À propos de
Fugazi, Television, Refused
Punk jazz, urban poetry, spoken word, experimental, surrealism
" Slow building, intense, experimental jazz/ punk blend born on the streets of Belfast "
Lying somewhere between the worlds of sharp, jarring punk and experimental ambient jazz, Belfast four-piece Robocobra Quartet are a hard to pin down, a probing, fringe-grabbing quirk of an act dripping with bizarre, afflicted twiddles and jazzy licks.
The Belfast act’s 2018 second album Plays Hard To Get lays on the beauty of their inaccessibility: tracks are crammed with the kind of flitting yet obscure references you’ll find yourself picking from the bowels of the album 15 or 20 listens in. In between the relatively mellow jazz licks, the haunted vocals go dark at times, but also touch on German hipster football club 1860 Munich, the turn of the century movie “What Lies Beneath”, and the staff of the local Nepalese restaurant.
They’re at their best when the snarl sneaks into the intensity of the choruses, like in “Try Hard”, in which brief moments of bitter intensity give way to lazy slow-jazz solos and delicately pulsing bass.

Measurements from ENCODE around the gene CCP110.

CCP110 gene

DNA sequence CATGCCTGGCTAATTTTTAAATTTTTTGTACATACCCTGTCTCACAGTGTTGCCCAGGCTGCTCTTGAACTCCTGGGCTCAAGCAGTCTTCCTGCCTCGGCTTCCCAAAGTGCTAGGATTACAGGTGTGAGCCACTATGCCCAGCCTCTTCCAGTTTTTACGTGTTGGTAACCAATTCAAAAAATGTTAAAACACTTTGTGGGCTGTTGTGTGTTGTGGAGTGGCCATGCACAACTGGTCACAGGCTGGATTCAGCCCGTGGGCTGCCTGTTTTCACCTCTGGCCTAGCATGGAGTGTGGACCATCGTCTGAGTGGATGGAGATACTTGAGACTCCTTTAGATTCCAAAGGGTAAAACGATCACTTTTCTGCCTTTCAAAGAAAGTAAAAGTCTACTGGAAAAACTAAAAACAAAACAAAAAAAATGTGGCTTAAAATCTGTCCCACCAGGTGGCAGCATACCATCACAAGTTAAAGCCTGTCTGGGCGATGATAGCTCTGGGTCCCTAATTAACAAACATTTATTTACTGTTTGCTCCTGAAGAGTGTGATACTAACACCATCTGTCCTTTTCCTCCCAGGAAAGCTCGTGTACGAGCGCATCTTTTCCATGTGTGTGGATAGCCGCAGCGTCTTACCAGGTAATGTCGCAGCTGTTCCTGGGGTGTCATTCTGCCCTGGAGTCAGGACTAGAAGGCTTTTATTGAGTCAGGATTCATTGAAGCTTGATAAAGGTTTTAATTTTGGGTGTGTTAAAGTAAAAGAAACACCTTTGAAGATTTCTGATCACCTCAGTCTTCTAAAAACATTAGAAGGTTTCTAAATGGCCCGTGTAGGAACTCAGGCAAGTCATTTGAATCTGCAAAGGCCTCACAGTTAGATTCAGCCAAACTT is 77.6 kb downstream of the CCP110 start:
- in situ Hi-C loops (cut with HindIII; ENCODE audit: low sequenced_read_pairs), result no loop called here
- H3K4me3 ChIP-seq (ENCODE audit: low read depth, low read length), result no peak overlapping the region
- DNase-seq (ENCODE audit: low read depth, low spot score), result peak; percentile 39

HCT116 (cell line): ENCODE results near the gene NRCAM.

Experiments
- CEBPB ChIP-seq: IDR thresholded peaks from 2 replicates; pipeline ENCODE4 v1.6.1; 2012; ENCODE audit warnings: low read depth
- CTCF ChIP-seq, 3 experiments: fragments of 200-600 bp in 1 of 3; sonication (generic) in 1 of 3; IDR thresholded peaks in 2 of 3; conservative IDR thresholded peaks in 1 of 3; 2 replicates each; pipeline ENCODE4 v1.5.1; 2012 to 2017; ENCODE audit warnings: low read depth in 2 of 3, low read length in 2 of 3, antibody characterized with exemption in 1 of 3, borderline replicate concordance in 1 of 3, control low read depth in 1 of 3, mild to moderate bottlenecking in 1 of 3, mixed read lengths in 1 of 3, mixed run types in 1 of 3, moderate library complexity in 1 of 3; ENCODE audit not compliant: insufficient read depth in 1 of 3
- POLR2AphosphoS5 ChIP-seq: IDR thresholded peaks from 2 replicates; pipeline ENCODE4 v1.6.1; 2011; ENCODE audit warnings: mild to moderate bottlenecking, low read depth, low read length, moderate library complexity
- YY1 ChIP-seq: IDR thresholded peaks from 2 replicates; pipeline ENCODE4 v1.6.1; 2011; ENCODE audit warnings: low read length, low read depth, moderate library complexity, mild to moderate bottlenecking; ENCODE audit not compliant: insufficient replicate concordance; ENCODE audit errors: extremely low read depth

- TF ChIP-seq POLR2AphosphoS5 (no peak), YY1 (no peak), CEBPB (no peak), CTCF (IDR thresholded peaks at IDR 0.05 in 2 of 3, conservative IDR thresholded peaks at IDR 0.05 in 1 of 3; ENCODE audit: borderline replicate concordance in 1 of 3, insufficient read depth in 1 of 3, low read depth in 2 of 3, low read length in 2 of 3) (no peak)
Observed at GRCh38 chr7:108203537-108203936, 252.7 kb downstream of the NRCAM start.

Main man Chris Ryan contributes on a host of instrumentation and on production, and its his avant-garde tendencies — especially vocally — that seem to shine through this at times disorienting but affecting barrage, dense in changes of tone and temperament.
It’s DIY, ragged, sometimes based around a distinctly oddball free-association, and certifiably not for everyone, but there’s something reassuringly original in what Robocobra Quartet do. It’s in the echoing growl of radio-unfriendly “Pinballs”, titillating titles like “Bar 37 Will Shock You!” (it does), and the utterly surreal, embittered pace changes that fall into otherwise gentle songs. Brilliantly weird.